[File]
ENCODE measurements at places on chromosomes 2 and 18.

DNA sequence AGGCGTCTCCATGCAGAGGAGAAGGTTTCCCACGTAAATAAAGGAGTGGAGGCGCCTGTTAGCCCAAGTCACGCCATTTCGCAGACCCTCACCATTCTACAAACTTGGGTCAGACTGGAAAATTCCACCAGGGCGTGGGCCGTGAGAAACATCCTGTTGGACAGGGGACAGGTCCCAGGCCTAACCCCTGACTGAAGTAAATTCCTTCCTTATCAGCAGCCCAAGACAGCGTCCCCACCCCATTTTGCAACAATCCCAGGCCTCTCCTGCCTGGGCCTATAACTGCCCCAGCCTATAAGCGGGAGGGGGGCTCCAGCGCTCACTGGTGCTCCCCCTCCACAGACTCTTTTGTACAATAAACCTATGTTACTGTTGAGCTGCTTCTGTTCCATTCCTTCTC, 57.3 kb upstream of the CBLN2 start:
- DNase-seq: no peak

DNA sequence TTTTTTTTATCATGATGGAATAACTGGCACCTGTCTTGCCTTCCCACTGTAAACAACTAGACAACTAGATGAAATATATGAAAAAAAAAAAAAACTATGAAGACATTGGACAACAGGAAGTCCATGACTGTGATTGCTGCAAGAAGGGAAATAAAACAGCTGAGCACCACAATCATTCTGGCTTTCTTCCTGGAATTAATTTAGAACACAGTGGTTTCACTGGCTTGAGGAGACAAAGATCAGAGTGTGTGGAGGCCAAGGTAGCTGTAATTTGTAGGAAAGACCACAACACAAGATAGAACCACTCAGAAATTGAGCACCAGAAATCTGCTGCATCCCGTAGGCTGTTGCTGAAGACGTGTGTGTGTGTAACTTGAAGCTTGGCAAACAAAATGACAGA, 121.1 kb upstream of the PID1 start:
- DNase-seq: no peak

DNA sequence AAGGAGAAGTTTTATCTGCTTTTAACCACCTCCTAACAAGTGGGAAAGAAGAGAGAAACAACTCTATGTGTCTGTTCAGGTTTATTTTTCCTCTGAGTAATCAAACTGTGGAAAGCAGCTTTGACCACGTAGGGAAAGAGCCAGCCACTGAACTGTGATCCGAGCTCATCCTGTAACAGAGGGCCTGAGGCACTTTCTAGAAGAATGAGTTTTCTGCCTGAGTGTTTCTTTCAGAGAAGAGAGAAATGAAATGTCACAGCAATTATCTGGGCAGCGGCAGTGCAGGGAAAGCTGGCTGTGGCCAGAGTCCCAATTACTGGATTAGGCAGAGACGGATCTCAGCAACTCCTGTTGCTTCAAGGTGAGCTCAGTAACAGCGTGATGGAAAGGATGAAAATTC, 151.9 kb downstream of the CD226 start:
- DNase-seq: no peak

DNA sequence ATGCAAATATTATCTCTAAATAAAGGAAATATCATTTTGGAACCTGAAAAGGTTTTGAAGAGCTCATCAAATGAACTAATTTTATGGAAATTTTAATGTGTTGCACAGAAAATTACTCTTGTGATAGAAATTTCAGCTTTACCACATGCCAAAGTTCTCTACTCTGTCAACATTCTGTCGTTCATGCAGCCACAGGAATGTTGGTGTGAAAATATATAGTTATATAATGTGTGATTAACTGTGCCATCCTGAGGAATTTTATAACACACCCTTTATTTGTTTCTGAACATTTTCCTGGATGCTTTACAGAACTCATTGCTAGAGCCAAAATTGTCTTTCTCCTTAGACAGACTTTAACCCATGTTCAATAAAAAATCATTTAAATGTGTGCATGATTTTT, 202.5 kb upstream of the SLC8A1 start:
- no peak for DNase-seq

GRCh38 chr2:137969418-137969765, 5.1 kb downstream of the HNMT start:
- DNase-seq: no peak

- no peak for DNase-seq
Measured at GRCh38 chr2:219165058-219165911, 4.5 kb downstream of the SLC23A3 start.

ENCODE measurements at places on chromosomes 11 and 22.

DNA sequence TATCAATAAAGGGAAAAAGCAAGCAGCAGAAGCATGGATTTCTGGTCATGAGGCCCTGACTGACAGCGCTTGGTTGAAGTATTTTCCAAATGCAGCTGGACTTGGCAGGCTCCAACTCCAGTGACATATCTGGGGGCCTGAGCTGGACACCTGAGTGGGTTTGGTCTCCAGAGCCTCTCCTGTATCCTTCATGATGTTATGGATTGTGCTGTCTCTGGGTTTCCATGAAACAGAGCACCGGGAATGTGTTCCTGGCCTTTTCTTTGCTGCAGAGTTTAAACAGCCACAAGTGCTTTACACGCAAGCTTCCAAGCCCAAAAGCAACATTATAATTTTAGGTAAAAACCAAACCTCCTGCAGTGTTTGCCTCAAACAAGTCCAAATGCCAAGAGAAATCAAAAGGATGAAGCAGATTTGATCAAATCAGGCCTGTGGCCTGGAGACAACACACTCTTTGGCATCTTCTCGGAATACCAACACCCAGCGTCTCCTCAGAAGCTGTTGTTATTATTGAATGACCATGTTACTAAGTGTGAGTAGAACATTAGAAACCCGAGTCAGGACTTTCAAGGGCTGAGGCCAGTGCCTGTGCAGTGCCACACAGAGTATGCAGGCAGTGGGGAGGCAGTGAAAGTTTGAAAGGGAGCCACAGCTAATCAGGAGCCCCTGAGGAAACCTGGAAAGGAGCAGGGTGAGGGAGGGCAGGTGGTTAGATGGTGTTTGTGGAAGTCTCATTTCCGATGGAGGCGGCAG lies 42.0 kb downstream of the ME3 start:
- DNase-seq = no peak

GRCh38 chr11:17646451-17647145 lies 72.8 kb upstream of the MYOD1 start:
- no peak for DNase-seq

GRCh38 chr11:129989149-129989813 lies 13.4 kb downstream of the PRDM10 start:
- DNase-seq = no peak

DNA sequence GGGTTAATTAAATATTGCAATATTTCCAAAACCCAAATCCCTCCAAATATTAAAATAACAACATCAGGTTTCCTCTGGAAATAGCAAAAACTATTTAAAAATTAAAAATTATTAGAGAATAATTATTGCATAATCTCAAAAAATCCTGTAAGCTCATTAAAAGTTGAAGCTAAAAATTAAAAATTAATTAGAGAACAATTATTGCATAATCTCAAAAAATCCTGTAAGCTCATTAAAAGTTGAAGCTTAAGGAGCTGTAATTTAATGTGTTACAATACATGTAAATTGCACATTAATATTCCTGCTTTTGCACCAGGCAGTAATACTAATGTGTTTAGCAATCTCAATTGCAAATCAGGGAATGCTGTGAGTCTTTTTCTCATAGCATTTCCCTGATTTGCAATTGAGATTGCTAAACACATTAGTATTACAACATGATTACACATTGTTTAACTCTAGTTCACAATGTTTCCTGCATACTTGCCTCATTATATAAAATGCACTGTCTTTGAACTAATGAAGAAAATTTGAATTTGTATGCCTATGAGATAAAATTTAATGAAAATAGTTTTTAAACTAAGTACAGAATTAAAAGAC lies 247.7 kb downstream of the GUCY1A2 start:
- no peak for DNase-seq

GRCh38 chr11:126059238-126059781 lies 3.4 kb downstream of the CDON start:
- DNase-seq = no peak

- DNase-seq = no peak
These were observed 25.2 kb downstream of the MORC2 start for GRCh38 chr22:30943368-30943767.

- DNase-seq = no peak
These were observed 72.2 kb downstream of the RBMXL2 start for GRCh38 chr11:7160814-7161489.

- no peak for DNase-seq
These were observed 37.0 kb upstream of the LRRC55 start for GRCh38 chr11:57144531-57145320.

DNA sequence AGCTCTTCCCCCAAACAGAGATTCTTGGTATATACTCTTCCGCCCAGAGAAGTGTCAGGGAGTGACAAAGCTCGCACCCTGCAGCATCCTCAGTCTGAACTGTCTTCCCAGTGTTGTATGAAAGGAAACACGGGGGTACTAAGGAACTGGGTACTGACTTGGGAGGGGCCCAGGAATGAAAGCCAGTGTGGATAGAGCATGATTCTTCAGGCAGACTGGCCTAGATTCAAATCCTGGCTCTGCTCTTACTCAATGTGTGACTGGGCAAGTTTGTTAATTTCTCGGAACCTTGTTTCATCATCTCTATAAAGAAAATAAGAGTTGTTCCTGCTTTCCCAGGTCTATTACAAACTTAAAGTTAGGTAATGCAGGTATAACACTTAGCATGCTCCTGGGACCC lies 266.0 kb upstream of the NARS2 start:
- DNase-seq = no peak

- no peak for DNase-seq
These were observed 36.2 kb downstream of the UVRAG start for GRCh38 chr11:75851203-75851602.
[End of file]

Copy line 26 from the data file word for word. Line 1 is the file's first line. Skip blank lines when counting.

These were observed 25.2 kb downstream of the MORC2 start for GRCh38 chr22:30943368-30943767.